The Sixth Circuit further explained that to determine whether the discharge of a public employee violates the First Amendment, courts will generally apply a two-step analysis. First, courts must determine whether the statement “constitutes speech on a matter of public concern.” According to the Sixth Circuit, “[t]hen, if it does, we apply [a] balancing test to determine whether the Plaintiff’s ‘interest in commenting upon matters of public concern … outweigh[s] the interest of [Metro], as an employer, in promoting the efficiency of the public services it performs through its employees.’” The court continued, “[t]hese two steps are sub-elements of the first element of the First Amendment retaliation framework.”

The parties did not dispute that Bennett’s discussion of the presidential election was “a matter of public concern.” The Sixth Circuit explained that at issue was whether Bennett’s interest in commenting upon matters of public concern outweighed the interest of Metro in promoting the efficiency of the public services it performs through its employees. In applying this balancing test, the court found that the key considerations are whether the statement (a) “impairs discipline by superiors or harmony among co-workers”; (b) “has a detrimental impact on close working relationships for which personal loyalty and confidence are necessary”; (c) “impedes the performance of the speaker’s duties or interferes with the regular operation of the enterprise”; or (d) “undermines the mission of the employer.”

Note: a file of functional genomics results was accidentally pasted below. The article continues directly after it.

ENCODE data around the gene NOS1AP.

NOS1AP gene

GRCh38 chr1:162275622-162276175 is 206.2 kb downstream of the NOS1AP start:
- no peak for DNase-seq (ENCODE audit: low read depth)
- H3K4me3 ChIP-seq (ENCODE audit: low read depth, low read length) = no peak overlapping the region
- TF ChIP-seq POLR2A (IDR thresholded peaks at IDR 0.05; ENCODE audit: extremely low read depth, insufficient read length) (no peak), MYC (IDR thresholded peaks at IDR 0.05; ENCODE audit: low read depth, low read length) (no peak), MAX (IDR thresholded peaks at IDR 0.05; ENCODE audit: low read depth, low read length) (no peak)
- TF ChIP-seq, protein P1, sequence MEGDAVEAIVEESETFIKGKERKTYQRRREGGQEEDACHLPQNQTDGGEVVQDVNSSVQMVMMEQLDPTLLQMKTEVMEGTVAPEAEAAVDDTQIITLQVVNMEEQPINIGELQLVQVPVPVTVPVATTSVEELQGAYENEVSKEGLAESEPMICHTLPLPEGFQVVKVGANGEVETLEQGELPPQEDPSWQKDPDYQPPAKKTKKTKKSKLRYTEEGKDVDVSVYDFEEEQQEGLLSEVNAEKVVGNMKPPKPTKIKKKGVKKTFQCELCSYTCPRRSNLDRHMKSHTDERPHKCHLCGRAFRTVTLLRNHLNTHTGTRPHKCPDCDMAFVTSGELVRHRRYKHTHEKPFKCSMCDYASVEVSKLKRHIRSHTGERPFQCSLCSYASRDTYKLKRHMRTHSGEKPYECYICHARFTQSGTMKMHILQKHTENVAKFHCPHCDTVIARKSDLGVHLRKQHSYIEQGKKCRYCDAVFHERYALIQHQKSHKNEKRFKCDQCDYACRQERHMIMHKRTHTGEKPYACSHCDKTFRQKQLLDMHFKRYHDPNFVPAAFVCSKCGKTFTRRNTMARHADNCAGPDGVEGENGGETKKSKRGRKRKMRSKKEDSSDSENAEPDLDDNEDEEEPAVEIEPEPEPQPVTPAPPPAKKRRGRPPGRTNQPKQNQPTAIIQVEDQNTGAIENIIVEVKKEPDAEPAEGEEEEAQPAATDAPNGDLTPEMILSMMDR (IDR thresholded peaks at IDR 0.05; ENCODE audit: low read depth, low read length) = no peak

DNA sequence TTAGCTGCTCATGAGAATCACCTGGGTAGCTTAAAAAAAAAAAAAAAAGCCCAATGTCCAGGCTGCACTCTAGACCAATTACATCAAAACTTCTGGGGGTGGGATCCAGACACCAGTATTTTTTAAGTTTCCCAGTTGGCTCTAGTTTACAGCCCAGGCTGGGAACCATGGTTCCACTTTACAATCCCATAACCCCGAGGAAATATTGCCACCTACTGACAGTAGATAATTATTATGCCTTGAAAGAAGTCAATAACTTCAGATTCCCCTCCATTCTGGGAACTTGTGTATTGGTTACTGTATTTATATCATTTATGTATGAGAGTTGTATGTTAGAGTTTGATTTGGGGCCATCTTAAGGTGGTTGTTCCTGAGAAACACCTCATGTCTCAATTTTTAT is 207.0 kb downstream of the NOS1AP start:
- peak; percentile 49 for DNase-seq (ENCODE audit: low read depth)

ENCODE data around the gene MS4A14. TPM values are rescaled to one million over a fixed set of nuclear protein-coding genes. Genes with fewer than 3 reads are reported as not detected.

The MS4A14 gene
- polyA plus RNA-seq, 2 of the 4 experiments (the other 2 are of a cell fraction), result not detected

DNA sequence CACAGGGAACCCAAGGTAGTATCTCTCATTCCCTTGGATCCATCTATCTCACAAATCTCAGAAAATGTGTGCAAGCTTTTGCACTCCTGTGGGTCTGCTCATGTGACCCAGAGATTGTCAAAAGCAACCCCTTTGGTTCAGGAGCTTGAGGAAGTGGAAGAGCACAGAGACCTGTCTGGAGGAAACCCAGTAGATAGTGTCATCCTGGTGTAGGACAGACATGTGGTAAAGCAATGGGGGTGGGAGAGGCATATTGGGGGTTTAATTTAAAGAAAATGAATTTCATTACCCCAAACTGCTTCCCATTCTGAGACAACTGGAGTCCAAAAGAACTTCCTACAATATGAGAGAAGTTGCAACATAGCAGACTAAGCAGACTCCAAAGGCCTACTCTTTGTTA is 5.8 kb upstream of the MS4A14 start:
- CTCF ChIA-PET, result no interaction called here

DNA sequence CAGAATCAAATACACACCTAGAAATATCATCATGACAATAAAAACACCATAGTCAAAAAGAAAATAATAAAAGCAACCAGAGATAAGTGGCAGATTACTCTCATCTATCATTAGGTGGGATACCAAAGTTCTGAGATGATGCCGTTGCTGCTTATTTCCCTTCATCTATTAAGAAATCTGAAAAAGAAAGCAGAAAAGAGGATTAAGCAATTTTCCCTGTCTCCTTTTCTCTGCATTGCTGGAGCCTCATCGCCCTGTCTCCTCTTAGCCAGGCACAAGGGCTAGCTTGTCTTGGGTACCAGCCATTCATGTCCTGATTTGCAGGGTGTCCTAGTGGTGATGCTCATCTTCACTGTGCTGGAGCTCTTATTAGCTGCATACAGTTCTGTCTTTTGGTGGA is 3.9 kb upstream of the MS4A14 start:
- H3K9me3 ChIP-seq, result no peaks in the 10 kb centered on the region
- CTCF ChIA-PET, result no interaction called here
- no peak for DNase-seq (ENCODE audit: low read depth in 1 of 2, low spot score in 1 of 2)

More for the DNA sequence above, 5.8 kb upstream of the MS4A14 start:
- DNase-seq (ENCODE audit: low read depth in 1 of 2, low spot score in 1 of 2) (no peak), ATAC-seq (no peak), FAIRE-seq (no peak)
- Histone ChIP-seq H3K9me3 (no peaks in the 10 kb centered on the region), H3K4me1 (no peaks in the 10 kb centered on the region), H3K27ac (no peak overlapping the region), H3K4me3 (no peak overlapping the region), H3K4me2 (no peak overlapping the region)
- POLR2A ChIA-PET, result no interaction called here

Here, the Sixth Circuit determined that the first factor weighed heavily for Metro because several employees expressed offense with Bennett’s comments. The court also found that the second factor favored Metro because dispatchers must work in harmony or the public could be put at risk. Regarding the third factor, the Sixth Circuit found that the social media post probably would not impact Bennett’s ability to do her job; however, it could negatively affect her relationship with colleagues and thus “affect the quality and quantity of her work.” Finally, the court determined that the fourth factor favored Metro because the racial slurs detracted from Metro’s mission as a public employer.